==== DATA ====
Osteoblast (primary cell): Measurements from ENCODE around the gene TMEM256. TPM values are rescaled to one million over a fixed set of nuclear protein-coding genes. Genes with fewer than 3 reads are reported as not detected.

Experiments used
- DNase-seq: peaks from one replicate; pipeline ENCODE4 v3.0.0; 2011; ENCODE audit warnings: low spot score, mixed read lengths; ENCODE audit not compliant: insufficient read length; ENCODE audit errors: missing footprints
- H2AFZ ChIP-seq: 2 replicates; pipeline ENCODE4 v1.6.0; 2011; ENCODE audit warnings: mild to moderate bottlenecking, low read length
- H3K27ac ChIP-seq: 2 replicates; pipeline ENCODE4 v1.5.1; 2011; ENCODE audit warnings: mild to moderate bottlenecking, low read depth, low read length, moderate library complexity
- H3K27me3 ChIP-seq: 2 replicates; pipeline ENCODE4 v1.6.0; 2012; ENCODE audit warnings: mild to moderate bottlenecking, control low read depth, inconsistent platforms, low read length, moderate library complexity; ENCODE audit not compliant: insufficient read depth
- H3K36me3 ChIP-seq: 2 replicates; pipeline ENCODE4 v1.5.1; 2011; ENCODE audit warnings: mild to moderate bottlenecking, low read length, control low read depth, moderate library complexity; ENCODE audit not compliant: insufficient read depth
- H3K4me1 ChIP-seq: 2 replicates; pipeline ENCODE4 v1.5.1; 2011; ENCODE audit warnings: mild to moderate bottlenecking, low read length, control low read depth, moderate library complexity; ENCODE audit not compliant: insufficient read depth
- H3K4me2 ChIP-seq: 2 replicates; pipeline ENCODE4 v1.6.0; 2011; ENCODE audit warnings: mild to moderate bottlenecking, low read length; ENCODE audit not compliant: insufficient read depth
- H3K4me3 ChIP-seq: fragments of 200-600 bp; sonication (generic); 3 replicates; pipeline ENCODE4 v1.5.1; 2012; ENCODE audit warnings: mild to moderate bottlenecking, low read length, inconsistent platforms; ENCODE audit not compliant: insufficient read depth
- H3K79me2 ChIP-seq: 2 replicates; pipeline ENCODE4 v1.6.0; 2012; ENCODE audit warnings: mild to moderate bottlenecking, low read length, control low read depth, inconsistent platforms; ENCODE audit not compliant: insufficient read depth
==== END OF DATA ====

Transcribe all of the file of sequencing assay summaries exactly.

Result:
Osteoblast (primary cell): Measurements from ENCODE around the gene TMEM256. TPM values are rescaled to one million over a fixed set of nuclear protein-coding genes. Genes with fewer than 3 reads are reported as not detected.

Experiments used
- DNase-seq: peaks from one replicate; pipeline ENCODE4 v3.0.0; 2011; ENCODE audit warnings: low spot score, mixed read lengths; ENCODE audit not compliant: insufficient read length; ENCODE audit errors: missing footprints
- H2AFZ ChIP-seq: 2 replicates; pipeline ENCODE4 v1.6.0; 2011; ENCODE audit warnings: mild to moderate bottlenecking, low read length
- H3K27ac ChIP-seq: 2 replicates; pipeline ENCODE4 v1.5.1; 2011; ENCODE audit warnings: mild to moderate bottlenecking, low read depth, low read length, moderate library complexity
- H3K27me3 ChIP-seq: 2 replicates; pipeline ENCODE4 v1.6.0; 2012; ENCODE audit warnings: mild to moderate bottlenecking, control low read depth, inconsistent platforms, low read length, moderate library complexity; ENCODE audit not compliant: insufficient read depth
- H3K36me3 ChIP-seq: 2 replicates; pipeline ENCODE4 v1.5.1; 2011; ENCODE audit warnings: mild to moderate bottlenecking, low read length, control low read depth, moderate library complexity; ENCODE audit not compliant: insufficient read depth
- H3K4me1 ChIP-seq: 2 replicates; pipeline ENCODE4 v1.5.1; 2011; ENCODE audit warnings: mild to moderate bottlenecking, low read length, control low read depth, moderate library complexity; ENCODE audit not compliant: insufficient read depth
- H3K4me2 ChIP-seq: 2 replicates; pipeline ENCODE4 v1.6.0; 2011; ENCODE audit warnings: mild to moderate bottlenecking, low read length; ENCODE audit not compliant: insufficient read depth
- H3K4me3 ChIP-seq: fragments of 200-600 bp; sonication (generic); 3 replicates; pipeline ENCODE4 v1.5.1; 2012; ENCODE audit warnings: mild to moderate bottlenecking, low read length, inconsistent platforms; ENCODE audit not compliant: insufficient read depth
- H3K79me2 ChIP-seq: 2 replicates; pipeline ENCODE4 v1.6.0; 2012; ENCODE audit warnings: mild to moderate bottlenecking, low read length, control low read depth, inconsistent platforms; ENCODE audit not compliant: insufficient read depth